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Friday, September 12, 2014

6 Hours and Some Scary Moments in Bratislava, Slovakia on 9/7

We’d decided to visit Bratislava, Slovakia’s capital and only a 70 minute bus ride from Vienna, for the day. The ride only cost us 12 euro each round trip, about $15 but another 4 euro to get to and from that bus station. What a deal to see another country for a day! Neither of us knew really anything about Slovakia before going so we boned up the country a bit. Here’s some info if you’re interested; if not, just skip it of course.

Separation of Czechoslovakia into 2 countries:
In many ways, Slovakia is considered the ‘West Virginia of Europe’– relatively poor and undeveloped but spectacularly beautiful in its own rustic way. With about 5.5 million people in a country the size of 19,000 square miles (about the size of Mass. and NH combined), Slovakia is one of Europe’s smallest nations.

After the former Czechoslovakia gained their freedom from the communists during 1989’s ‘Velvet Revolution,’ the Czechs and Slovaks began to think of the future. The Slovaks wanted to redistribute power to give them more power in the union but the Czechs balked and relations gradually deteriorated. When the Slovak nationalist candidate fared surprisingly well in the 1992 elections, politicians took that as a sign that the 2 peoples wanted to part ways and pushed through the peaceful separation of the now independent Czech and Slovak Republics. The people in both countries never actually voted on the change and most opposed it but the ‘Velvet Divorce’ became official on 1/1/93.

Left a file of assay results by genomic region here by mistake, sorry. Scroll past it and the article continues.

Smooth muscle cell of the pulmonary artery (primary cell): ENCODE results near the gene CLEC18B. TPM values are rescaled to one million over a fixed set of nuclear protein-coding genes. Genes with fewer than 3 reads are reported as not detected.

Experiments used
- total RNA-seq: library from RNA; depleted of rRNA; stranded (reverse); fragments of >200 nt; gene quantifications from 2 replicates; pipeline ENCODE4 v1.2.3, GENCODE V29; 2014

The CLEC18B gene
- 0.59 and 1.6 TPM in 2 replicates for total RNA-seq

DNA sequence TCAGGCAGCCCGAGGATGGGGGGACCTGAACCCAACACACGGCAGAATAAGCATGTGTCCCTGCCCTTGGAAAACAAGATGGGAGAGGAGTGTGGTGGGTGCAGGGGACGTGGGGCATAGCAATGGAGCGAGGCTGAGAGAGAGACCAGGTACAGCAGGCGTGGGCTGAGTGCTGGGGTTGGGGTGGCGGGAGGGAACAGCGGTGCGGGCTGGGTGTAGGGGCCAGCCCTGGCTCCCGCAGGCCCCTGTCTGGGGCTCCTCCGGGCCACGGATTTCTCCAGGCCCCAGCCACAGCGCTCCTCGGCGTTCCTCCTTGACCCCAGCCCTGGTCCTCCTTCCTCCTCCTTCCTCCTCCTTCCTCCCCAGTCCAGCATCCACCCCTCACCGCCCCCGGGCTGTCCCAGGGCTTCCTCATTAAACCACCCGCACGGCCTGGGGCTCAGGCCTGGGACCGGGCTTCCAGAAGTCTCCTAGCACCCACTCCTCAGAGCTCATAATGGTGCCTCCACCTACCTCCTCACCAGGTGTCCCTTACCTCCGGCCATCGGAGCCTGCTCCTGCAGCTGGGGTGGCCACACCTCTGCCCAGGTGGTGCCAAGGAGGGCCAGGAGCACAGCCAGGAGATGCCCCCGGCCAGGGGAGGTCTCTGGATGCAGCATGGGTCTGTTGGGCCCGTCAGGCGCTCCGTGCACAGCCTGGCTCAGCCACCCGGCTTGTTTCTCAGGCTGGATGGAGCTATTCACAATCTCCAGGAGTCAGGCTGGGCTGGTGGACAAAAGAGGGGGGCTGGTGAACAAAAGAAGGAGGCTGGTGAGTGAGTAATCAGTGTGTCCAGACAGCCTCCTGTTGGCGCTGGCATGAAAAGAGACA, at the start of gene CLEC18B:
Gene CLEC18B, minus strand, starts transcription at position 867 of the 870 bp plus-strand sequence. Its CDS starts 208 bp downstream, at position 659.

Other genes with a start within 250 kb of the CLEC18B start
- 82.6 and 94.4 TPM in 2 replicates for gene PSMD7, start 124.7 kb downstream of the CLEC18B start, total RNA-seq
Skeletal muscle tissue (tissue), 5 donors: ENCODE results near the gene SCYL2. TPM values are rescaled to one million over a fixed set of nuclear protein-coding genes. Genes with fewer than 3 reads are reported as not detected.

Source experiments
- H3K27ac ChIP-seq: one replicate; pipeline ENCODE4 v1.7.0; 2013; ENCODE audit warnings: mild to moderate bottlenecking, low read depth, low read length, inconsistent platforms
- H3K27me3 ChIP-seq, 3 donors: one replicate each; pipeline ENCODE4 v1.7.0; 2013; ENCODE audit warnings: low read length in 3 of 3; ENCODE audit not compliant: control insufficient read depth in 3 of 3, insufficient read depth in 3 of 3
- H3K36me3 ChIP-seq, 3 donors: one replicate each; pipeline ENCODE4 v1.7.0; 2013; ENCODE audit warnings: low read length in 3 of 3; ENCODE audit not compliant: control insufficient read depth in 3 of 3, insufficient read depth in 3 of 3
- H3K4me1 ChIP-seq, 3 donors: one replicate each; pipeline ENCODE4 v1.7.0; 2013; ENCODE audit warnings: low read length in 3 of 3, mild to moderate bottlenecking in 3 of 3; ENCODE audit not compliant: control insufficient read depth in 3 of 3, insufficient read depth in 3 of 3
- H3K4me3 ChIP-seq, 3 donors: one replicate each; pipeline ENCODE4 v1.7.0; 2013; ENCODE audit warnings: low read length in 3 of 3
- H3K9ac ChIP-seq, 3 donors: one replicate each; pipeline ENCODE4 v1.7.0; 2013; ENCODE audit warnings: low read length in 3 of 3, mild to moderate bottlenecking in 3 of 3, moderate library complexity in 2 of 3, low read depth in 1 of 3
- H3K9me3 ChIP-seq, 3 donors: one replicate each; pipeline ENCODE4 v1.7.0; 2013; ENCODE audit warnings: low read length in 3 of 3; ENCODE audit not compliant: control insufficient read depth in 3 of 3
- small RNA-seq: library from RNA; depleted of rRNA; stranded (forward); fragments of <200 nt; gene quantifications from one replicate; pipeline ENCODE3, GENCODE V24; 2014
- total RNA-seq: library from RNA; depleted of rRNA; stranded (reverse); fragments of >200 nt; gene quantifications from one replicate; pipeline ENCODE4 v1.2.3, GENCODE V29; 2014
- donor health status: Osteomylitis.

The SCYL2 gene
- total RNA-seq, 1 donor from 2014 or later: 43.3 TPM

Craftsmen Days: While waiting for the bus, we were lucky enough to meet2 lovely Viennese women, an older mother and her 50ish daughter who were traveling to Bratislava for the day specifically to visit the Handicrafts Market and Fair just held on the weekend. How lucky again we happened to be at the right place at the right time because I especially love them and Steven enjoys them to a lesser extent. Loved seeing all the Slovakian crafters demonstrating their talents.

Craftsmen Days: While waiting for the bus, we were lucky enough to meet 2 lovely Viennese women, an older mother and her 50ish daughter who were traveling to Bratislava for the day specifically to visit the Handicrafts Market and Fair just held on the weekend. How lucky again we happened to be at the right place at the right time because I especially love crafts fairs and Steven enjoys them to a lesser extent. Loved seeing all the Slovakian crafters demonstrating their talents.
The mother had a lovely smile and laugh but she didn't like smiling for photos.They had been to the US including Vegas; every European we met last trip and this one seems to have been to or can't wait to go to Vegas when in the US.
I just wonder who loves gingerbread!!
This woman sold eggs beautifully covered with embroidery as did the woman below.


Reminded me of the scene in the movie 'Ghost' with Demi Moore and Patrick Swayze.

Men and their cars: another car show but a smaller version of the one we'd seen in Torun, Poland earlier this trip.
Weird seeing the sign only in English.

The musicians were playing in front of the Slovak National Theater built in 1886.

Saw lots of people lined up at this food stall in another square so we wanted to see what all the fuss was about. Found out it's a Slovak dish served with 2 types of pasta: one served with curd cheese and the other a potato mixture. See photo with Steven below eating it. I had a good bit of it too. It was SO cold that day we wanted anything that was the slightest bit hot!